Editor’s Note: We’re pleased to kick off the month with the second in a series of posts by UCLA’s Brad Fidler, Director of the Kleinrock Internet History Center and a historian of anti-psychotic medication and its markets.
Economists often expect us to be rational and self-maximizing when it comes to the financial choices we make as consumers: we are meant to wisely allocate our resources in order to secure the most utility for our dollar—and in the process to reward the most efficient companies. However, it turns out that we don’t always behave this way, and our economies are correspondingly less stable and prone to growth than was once imagined. Indeed, if we are truly self-interested, our interests are broad and contradictory, and each of us works from a laundry list of altruistic and other inexplicable motivations. The ideal of the rationally self-maximizing model of human behavior is called “homo economicus,” often derisively, by who believe it flies in the face of reality and decry the way it has been used to justify mainstream economic models that have led to forty years of slowing growth and stagnation.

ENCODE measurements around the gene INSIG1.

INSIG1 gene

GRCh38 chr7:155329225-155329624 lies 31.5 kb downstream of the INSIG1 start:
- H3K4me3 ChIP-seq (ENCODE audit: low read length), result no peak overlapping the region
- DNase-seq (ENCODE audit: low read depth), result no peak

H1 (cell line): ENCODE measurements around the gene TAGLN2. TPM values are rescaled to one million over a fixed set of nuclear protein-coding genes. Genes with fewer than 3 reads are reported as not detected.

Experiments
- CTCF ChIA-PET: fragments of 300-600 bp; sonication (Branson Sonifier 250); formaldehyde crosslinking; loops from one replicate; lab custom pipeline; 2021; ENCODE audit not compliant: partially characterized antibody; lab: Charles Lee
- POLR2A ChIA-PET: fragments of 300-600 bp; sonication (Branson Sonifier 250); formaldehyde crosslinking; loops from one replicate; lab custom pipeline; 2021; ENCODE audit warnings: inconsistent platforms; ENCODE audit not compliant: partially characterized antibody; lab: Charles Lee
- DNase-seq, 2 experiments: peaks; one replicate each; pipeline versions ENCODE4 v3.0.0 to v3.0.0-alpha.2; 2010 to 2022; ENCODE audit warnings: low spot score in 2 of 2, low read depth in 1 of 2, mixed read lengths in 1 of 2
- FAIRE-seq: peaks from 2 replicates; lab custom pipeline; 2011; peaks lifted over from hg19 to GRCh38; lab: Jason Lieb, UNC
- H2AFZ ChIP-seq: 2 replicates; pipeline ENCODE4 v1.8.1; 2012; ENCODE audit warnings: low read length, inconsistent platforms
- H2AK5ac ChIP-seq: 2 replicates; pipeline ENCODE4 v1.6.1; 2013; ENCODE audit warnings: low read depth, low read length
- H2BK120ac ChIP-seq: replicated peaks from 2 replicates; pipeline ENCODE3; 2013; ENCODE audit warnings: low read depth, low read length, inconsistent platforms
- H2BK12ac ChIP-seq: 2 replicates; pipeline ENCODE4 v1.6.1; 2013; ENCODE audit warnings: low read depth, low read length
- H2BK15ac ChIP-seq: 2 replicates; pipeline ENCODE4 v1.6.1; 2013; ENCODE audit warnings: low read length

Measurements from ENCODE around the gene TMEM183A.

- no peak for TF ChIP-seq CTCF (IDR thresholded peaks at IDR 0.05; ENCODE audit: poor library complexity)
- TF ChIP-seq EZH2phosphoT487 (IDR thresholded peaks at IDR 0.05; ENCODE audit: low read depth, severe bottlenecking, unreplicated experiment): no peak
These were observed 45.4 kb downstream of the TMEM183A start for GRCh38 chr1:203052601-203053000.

Homo economicus is a useful concept for drug historians because, sometime during the heyday of the American post-war economic expansion, another rational consumer emerged: the health-maximizing consumer. (The homo salinas, perhaps?) It is worth rethinking the role that this ideal health maximizer plays in debates concerning the use and overuse of psychiatric medication.
The health maximizer is a model of the consumer whose motivation and behavior flow from concern for the risk-benefit ratios of the individual medications she takes. It’s a reasonable model, and also the place where controversy begins.